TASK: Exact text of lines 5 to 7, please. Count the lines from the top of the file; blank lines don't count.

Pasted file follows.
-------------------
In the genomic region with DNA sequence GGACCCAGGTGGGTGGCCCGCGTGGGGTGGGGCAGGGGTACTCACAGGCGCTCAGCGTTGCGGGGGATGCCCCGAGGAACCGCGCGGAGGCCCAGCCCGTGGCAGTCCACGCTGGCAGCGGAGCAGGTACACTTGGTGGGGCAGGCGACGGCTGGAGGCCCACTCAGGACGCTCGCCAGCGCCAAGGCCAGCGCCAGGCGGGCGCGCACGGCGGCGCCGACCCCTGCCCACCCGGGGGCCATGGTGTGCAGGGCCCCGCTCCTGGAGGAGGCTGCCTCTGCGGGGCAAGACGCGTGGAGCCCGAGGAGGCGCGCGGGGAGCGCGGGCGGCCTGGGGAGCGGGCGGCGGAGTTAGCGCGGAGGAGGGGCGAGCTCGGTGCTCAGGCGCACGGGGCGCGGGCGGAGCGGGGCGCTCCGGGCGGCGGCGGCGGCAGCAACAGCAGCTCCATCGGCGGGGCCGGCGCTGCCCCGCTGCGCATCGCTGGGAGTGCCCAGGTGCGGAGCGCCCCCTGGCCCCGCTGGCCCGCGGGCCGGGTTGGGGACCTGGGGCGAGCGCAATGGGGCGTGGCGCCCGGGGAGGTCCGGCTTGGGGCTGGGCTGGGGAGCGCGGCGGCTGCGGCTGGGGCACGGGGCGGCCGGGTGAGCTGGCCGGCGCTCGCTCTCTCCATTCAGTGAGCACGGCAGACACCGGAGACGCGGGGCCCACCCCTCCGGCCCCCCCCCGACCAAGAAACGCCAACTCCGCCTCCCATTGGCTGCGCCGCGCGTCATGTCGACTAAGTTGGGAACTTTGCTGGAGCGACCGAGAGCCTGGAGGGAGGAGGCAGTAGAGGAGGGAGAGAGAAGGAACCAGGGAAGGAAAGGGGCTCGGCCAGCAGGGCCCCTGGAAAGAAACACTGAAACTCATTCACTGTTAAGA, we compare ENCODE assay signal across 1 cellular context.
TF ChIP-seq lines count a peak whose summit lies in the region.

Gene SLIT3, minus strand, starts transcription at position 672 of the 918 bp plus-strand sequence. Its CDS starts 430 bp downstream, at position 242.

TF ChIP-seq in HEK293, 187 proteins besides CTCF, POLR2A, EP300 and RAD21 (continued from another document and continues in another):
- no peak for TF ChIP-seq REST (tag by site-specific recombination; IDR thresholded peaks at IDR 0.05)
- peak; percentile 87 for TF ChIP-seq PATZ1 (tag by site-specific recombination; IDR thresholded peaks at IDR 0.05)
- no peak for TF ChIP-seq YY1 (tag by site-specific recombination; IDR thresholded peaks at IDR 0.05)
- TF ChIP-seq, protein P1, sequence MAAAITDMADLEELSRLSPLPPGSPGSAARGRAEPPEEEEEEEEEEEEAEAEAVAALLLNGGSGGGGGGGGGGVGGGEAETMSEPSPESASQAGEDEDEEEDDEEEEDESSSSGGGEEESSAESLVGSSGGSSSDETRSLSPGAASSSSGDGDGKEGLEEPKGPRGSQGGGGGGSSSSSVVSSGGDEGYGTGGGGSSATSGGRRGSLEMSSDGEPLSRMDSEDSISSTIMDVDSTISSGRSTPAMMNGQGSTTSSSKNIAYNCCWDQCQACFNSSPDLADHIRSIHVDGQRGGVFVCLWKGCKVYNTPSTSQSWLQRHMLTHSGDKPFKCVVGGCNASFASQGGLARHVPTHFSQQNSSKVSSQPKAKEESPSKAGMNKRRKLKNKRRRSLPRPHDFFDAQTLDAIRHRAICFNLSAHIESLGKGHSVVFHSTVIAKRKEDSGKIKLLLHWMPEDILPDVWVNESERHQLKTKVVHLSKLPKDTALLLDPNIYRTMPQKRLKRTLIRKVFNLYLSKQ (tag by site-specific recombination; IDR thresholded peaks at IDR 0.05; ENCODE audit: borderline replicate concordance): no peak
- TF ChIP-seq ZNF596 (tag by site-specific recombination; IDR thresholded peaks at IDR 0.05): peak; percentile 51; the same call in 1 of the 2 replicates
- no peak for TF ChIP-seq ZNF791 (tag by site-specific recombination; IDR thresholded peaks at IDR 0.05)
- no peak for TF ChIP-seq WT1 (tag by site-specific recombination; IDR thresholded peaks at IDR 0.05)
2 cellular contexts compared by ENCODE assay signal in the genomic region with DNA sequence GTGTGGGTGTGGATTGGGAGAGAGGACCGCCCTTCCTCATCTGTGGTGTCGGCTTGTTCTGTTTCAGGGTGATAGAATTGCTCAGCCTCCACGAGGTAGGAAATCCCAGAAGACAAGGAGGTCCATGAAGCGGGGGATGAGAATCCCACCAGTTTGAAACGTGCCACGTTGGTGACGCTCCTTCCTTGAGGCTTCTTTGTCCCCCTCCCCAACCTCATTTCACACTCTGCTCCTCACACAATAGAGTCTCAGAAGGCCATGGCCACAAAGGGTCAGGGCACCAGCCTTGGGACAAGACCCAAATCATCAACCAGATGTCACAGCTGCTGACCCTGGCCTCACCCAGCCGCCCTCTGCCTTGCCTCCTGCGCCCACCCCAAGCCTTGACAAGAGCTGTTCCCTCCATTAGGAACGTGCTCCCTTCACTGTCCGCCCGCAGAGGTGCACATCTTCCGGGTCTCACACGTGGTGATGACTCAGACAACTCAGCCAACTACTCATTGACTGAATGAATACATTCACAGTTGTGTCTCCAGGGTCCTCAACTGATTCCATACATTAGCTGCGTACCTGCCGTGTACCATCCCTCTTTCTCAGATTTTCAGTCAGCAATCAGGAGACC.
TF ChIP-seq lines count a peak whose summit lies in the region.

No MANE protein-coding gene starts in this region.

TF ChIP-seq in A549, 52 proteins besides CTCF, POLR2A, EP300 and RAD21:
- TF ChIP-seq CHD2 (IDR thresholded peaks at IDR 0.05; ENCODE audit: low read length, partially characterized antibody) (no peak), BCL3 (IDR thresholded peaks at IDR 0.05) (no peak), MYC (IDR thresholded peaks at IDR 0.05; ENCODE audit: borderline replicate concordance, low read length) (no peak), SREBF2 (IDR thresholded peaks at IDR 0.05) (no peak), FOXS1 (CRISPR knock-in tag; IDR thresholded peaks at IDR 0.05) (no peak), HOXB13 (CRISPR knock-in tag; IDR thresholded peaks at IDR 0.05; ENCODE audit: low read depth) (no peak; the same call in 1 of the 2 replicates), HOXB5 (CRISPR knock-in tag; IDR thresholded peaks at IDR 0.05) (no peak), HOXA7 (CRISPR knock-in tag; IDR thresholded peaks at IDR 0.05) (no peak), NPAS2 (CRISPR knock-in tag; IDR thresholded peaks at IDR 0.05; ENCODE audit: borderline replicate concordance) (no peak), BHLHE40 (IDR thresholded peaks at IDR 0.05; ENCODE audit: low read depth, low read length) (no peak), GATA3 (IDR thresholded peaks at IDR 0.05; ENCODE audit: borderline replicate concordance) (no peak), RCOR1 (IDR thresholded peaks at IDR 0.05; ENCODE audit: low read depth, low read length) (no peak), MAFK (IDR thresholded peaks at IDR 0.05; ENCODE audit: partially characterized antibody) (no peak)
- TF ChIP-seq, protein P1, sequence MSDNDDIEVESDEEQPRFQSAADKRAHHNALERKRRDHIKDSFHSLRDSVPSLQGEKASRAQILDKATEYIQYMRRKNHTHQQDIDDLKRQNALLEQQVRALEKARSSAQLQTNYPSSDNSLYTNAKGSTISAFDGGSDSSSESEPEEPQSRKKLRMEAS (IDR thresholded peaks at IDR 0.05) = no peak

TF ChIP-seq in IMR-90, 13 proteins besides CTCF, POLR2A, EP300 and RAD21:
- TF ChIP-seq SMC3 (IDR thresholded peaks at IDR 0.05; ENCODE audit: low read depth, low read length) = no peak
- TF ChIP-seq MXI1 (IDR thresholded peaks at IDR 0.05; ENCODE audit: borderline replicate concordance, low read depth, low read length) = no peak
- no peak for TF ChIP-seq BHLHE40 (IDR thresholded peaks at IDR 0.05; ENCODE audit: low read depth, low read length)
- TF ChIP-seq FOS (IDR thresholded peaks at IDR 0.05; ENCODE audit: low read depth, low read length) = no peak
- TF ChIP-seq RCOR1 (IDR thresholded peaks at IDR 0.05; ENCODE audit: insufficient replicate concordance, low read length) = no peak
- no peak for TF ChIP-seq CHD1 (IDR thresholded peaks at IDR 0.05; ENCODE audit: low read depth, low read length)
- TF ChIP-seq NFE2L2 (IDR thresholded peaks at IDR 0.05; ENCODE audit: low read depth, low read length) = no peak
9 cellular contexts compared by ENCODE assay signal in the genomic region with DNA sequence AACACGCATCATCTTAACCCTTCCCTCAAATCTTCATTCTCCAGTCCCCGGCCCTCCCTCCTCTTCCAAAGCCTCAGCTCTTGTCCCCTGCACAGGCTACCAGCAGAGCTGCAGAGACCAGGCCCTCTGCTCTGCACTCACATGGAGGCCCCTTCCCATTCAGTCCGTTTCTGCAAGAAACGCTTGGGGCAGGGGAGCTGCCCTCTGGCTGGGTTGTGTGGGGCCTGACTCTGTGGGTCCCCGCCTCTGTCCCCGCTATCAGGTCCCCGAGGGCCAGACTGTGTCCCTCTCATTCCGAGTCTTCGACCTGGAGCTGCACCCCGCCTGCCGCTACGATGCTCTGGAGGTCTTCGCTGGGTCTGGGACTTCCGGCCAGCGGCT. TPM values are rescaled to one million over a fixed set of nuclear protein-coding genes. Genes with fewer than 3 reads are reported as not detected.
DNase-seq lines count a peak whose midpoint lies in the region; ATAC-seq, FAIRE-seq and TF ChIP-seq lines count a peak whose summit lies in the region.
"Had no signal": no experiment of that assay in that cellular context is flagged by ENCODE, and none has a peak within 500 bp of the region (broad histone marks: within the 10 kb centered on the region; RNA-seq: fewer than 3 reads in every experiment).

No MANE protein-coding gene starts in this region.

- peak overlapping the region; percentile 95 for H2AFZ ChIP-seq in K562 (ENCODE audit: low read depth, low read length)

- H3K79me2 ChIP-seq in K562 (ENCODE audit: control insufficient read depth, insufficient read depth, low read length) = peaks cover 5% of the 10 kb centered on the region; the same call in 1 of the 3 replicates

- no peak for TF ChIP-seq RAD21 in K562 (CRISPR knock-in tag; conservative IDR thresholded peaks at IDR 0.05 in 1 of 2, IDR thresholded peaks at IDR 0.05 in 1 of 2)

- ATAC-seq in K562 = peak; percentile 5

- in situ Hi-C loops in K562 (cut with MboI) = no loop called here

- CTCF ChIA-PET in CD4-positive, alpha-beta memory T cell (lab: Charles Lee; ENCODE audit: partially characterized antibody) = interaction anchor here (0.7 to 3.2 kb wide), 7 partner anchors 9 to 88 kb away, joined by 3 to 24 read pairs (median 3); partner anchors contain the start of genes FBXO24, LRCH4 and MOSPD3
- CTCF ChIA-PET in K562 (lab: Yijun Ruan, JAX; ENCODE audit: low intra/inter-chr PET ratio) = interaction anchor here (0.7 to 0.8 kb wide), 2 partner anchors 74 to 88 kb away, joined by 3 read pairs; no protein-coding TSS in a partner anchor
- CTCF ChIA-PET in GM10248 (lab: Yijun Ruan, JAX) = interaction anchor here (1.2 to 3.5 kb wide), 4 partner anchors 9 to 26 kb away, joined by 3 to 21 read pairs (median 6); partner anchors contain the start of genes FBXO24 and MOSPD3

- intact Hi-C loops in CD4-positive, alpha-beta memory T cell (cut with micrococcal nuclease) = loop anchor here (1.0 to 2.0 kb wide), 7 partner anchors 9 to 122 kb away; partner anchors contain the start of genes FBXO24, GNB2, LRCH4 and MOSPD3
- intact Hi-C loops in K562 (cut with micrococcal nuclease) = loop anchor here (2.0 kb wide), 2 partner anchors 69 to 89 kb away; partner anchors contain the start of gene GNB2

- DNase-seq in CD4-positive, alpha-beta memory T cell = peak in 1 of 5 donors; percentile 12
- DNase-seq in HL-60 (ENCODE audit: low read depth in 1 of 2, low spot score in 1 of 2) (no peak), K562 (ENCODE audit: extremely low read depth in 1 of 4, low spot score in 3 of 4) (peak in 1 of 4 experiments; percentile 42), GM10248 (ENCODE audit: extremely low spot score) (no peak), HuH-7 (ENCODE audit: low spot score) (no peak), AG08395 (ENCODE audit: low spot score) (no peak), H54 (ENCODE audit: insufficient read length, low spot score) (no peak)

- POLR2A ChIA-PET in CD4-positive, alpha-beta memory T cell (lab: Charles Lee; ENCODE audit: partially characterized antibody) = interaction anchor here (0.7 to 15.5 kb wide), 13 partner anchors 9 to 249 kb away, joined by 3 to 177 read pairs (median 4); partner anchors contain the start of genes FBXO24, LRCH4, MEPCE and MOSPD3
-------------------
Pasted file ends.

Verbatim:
- no peak for TF ChIP-seq REST (tag by site-specific recombination; IDR thresholded peaks at IDR 0.05)
- peak; percentile 87 for TF ChIP-seq PATZ1 (tag by site-specific recombination; IDR thresholded peaks at IDR 0.05)
- no peak for TF ChIP-seq YY1 (tag by site-specific recombination; IDR thresholded peaks at IDR 0.05)